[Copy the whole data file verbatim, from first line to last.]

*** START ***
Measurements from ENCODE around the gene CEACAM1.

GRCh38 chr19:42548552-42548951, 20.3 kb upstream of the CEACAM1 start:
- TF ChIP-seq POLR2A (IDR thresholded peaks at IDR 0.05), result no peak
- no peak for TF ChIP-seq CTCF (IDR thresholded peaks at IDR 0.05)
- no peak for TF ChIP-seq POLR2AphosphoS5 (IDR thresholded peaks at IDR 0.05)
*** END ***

Measurements from ENCODE around the gene CEACAM1.

GRCh38 chr19:42548552-42548951, 20.3 kb upstream of the CEACAM1 start:
- TF ChIP-seq POLR2A (IDR thresholded peaks at IDR 0.05), result no peak
- no peak for TF ChIP-seq CTCF (IDR thresholded peaks at IDR 0.05)
- no peak for TF ChIP-seq POLR2AphosphoS5 (IDR thresholded peaks at IDR 0.05)